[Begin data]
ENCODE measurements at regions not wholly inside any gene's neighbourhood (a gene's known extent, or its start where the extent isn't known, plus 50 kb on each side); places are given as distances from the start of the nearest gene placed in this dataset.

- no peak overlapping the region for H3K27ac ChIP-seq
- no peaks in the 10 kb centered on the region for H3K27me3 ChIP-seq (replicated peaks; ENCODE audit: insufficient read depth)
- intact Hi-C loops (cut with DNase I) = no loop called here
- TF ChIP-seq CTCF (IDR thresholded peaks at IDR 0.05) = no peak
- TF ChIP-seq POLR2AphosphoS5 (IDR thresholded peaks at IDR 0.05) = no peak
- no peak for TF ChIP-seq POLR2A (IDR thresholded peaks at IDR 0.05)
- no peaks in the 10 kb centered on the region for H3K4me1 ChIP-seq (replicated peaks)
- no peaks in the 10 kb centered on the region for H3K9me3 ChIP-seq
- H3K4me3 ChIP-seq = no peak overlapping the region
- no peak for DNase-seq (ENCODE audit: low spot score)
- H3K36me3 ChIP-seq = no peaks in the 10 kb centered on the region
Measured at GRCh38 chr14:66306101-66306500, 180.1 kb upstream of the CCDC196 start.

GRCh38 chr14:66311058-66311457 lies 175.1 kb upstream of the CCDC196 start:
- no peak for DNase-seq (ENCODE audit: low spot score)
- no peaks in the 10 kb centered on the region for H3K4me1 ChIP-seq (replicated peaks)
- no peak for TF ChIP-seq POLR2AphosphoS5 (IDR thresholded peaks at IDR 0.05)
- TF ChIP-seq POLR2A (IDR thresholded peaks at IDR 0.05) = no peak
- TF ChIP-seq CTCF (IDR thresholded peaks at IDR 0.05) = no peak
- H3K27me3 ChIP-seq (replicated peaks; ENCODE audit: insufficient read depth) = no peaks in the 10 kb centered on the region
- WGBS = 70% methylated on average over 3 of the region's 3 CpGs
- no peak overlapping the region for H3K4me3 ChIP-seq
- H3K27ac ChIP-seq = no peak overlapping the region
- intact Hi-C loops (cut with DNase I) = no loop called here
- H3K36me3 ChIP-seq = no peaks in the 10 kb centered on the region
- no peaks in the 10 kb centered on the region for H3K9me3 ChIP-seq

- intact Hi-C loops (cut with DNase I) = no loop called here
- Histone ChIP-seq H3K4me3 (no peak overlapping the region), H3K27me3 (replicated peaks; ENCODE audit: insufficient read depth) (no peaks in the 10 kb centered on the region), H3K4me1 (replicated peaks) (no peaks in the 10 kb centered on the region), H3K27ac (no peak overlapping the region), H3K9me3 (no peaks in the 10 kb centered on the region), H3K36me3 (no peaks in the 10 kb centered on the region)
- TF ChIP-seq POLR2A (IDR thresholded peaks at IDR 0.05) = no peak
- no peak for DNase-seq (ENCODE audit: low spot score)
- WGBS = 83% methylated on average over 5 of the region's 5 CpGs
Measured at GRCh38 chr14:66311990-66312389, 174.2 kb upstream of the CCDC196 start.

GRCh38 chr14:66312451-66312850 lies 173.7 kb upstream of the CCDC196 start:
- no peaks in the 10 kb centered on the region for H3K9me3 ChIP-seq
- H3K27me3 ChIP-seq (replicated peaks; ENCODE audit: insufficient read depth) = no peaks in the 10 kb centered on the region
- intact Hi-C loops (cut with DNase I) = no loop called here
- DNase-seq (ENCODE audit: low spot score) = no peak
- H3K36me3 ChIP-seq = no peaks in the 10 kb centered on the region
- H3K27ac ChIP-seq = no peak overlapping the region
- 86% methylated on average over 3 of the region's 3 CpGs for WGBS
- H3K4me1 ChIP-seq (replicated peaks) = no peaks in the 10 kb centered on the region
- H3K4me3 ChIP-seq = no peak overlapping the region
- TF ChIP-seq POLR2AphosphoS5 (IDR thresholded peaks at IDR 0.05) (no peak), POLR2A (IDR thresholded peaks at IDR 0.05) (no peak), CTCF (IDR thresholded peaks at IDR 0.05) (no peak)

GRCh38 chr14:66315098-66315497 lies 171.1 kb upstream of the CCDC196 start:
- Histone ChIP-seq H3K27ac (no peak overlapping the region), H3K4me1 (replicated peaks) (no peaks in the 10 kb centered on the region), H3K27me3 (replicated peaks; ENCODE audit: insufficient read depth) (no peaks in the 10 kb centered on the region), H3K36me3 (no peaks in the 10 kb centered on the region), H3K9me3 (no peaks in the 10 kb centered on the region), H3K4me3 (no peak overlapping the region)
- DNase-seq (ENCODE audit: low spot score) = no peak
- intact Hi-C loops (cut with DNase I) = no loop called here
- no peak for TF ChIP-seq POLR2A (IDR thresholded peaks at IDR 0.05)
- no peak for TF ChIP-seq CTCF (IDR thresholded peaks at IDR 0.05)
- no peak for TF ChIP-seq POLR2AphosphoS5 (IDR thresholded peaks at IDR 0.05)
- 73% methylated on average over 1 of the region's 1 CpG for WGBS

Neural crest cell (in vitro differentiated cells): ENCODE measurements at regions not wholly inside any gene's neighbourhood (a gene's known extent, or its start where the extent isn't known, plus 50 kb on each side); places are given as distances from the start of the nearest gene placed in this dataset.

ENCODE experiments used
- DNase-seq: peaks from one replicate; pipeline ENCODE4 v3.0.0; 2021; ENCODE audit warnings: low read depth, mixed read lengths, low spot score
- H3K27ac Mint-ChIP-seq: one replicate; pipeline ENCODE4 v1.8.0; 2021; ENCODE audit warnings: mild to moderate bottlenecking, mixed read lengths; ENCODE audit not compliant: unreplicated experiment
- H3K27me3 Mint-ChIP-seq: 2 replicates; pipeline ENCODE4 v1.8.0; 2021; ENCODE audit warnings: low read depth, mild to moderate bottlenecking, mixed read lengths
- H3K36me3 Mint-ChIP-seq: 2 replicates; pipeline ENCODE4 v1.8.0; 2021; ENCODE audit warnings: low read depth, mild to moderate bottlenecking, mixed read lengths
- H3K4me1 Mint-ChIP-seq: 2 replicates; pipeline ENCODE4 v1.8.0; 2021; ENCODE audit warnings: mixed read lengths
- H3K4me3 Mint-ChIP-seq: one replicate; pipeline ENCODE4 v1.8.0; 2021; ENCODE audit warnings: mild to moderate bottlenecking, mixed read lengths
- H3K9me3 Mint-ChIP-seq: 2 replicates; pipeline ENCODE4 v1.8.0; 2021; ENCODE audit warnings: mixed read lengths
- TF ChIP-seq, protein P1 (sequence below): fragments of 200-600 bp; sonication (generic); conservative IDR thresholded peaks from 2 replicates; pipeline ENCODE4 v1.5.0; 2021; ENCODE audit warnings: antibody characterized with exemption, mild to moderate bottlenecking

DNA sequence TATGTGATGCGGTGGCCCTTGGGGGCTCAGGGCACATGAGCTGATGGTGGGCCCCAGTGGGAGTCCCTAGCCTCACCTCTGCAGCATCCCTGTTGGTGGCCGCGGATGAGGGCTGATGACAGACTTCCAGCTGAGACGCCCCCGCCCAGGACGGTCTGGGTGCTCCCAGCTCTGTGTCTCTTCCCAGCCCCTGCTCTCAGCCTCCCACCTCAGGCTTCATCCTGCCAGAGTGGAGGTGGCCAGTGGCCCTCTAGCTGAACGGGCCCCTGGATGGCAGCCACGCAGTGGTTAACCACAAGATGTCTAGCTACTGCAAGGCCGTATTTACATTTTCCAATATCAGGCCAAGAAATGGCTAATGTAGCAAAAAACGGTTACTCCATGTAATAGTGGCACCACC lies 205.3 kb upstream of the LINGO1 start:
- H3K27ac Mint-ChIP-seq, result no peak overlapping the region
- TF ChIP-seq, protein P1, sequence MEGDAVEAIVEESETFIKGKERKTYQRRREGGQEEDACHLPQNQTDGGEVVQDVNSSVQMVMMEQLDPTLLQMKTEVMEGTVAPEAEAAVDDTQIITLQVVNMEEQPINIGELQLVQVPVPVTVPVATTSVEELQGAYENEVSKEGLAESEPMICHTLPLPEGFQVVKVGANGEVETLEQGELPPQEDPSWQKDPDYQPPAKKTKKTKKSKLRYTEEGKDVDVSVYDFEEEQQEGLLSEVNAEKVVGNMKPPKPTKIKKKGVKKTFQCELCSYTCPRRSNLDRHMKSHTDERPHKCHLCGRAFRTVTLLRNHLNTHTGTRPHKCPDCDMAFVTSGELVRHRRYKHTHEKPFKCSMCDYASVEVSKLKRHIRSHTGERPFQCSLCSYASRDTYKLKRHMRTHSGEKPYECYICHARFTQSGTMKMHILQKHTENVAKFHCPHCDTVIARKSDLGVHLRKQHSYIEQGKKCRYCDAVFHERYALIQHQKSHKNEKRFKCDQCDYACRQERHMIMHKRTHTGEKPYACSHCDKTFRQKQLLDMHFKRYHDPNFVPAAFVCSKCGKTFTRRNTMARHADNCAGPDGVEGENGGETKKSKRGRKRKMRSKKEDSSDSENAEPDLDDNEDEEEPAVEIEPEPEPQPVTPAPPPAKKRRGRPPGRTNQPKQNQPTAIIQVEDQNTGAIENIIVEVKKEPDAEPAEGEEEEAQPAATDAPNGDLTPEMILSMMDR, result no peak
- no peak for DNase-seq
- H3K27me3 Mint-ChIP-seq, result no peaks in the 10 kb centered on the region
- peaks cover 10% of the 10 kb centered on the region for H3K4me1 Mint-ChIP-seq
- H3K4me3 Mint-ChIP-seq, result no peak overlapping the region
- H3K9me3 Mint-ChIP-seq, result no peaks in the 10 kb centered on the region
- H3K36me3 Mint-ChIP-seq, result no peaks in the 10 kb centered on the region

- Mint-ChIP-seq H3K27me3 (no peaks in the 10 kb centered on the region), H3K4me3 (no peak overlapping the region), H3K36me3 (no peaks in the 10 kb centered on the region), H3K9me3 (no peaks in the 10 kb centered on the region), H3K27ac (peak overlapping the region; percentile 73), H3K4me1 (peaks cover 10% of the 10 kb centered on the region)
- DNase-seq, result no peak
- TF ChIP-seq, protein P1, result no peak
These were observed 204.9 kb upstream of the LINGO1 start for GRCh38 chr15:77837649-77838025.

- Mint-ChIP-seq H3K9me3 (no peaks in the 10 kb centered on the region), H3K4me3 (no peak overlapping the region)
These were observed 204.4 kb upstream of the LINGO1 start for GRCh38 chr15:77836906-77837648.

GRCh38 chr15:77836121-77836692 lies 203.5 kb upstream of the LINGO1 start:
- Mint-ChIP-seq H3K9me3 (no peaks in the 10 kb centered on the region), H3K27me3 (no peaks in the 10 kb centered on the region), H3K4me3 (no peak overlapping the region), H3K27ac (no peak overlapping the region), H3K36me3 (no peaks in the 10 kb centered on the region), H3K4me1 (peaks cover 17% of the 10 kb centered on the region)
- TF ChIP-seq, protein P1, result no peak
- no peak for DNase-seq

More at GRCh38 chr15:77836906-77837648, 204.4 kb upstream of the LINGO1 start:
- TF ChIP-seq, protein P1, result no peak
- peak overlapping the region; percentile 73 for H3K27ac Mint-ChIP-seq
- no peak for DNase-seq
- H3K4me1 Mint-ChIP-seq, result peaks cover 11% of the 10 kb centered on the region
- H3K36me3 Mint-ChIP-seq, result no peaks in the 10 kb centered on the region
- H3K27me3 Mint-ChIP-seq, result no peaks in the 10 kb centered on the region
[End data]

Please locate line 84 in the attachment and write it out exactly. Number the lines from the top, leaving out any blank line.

- no peak for DNase-seq